CFPB issues amendments to Ability-To-Repay Rule
COMPLIANCE NEWS |
On May 29, 2013 the Consumer Financial Protection CFPB (CFPB) issued a Final Rule to create specific exemptions and modifications to the CFPB's Ability-to-Repay rule for small creditors, community development lenders, and housing stabilization programs. The amendments also include revised rules on how to calculate loan origination compensation for certain purposes. This Final Rule amends the CFPB's Ability-to-Repay rule, which was finalized on Jan. 10, 2013. The amendments will take effect with the Ability-to-Repay rule on Jan. 10, 2014.
The Ability-to-Repay rule established that most new mortgages must comply with basic requirements to help ensure consumers have the financial means to pay back the loan. Lenders are presumed to have complied with the Ability-to-Repay rule if they issue Qualified Mortgages (QMs), which must meet certain requirements.
The amendments in the May 29, 2013 Final Rule include:
- Exemptions for Certain Creditors and Nonprofits as well as Certain Lending Programs - The final rule provides an exemption from the ability-to-repay requirements for:
- Extensions of credit made pursuant to programs administered by a housing finance agency and for an extension of credit made pursuant to an Emergency Economic Stabilization Act program, such as extensions of credit made pursuant to a State Hardest Hit Fund program.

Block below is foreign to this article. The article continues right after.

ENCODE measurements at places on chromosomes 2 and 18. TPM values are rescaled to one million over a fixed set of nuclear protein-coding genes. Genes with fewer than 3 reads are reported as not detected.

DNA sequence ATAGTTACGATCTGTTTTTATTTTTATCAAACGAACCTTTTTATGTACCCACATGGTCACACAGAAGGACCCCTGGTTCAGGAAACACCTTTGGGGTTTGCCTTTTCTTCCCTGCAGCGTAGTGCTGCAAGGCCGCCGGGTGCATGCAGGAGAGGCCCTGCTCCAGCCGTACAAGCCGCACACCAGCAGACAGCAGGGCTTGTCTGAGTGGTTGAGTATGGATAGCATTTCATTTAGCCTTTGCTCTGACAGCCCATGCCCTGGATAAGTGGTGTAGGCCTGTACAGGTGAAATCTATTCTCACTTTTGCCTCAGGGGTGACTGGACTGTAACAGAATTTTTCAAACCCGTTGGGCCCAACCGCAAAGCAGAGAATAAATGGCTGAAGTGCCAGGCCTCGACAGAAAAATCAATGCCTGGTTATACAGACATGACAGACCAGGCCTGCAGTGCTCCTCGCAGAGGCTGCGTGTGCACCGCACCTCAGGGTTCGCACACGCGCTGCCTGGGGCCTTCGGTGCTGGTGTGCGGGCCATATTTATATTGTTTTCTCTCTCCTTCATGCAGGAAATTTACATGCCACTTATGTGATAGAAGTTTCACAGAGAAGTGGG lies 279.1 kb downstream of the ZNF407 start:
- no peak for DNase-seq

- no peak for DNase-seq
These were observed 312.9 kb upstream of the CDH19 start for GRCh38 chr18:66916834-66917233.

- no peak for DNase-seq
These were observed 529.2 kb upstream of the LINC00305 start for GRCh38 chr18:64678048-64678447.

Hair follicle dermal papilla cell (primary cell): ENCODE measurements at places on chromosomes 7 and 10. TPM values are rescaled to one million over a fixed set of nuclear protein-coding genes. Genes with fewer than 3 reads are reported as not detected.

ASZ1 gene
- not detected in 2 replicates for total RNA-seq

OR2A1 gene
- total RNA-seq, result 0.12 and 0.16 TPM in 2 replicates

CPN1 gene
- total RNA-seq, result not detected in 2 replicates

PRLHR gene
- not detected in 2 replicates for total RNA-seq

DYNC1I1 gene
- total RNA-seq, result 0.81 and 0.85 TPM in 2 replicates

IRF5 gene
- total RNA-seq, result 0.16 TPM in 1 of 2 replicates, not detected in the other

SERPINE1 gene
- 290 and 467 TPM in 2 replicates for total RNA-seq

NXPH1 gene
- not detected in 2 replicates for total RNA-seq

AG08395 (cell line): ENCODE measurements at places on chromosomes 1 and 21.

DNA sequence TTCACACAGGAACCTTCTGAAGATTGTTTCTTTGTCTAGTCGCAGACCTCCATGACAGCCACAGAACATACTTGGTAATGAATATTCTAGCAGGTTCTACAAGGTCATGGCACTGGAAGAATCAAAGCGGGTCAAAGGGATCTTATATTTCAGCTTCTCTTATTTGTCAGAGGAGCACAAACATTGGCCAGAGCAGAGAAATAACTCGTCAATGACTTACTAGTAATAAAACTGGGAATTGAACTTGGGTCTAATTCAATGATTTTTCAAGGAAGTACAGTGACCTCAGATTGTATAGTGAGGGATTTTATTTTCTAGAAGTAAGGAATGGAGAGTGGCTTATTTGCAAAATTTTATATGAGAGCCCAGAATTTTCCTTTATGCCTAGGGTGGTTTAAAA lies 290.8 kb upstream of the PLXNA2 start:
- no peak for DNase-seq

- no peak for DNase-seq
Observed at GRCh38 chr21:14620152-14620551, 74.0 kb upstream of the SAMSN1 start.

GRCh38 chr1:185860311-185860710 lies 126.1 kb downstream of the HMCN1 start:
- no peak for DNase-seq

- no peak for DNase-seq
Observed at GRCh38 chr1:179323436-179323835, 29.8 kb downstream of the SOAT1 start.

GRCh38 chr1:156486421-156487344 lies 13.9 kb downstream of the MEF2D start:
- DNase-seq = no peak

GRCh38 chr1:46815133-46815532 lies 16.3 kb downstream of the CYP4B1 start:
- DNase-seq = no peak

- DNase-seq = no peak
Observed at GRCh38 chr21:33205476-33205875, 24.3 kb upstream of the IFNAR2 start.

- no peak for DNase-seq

- Certain nonprofit and community-based lenders that work to help low- and moderate-income consumers obtain affordable housing. Creditors designated by the U.S. Department of the Treasury as Community Development Financial Institutions and creditors designated by the U.S. Department of Housing and Urban Development as either a Community Housing Development Organization or a Down payment Assistance Provider of Secondary Financing are exempt from the ability-to-repay requirements, under certain conditions.
- Creditors designated as nonprofit organizations under section 501(c)(3) of the Internal Revenue Code of 1986 (26 U.S.C. 501(c)(3)) that extend credit no more than 200 times annually, provide credit only to low-to moderate income consumers, and follow their own written procedures to determine that consumers have a reasonable ability to repay their loans.
- Small Creditor Portfolio and Balloon-Payment Qualified Mortgages - The final rule provides an exemption from the ability-to-repay requirements for small creditors, which are defined as creditors with no more than $2 billion in assets that (along with affiliates) originate no more than 500 first-lien mortgages covered under the ability-to-repay rules per year. The CFPB had previously exercised authority under the Dodd-Frank Act to allow certain balloon-payment mortgages to be designated as qualified mortgages if they were originated and held in portfolio by small creditors operating predominantly in rural or underserved areas. In this final rule, the CFPB is:
- "Creating a new, fourth category of qualified mortgages for certain loans originated and held in portfolio for at least three years (subject to certain limited exceptions) by small creditors, even if they do not operate predominantly in rural or underserved areas. The loans must meet the general restrictions on qualified mortgages with regard to loan features and points and fees, and creditors must evaluate consumers' debt-to-income ratio or residual income. However, the loans are not subject to a specific debt-to-income ratio as they would be under the general qualified mortgage definition.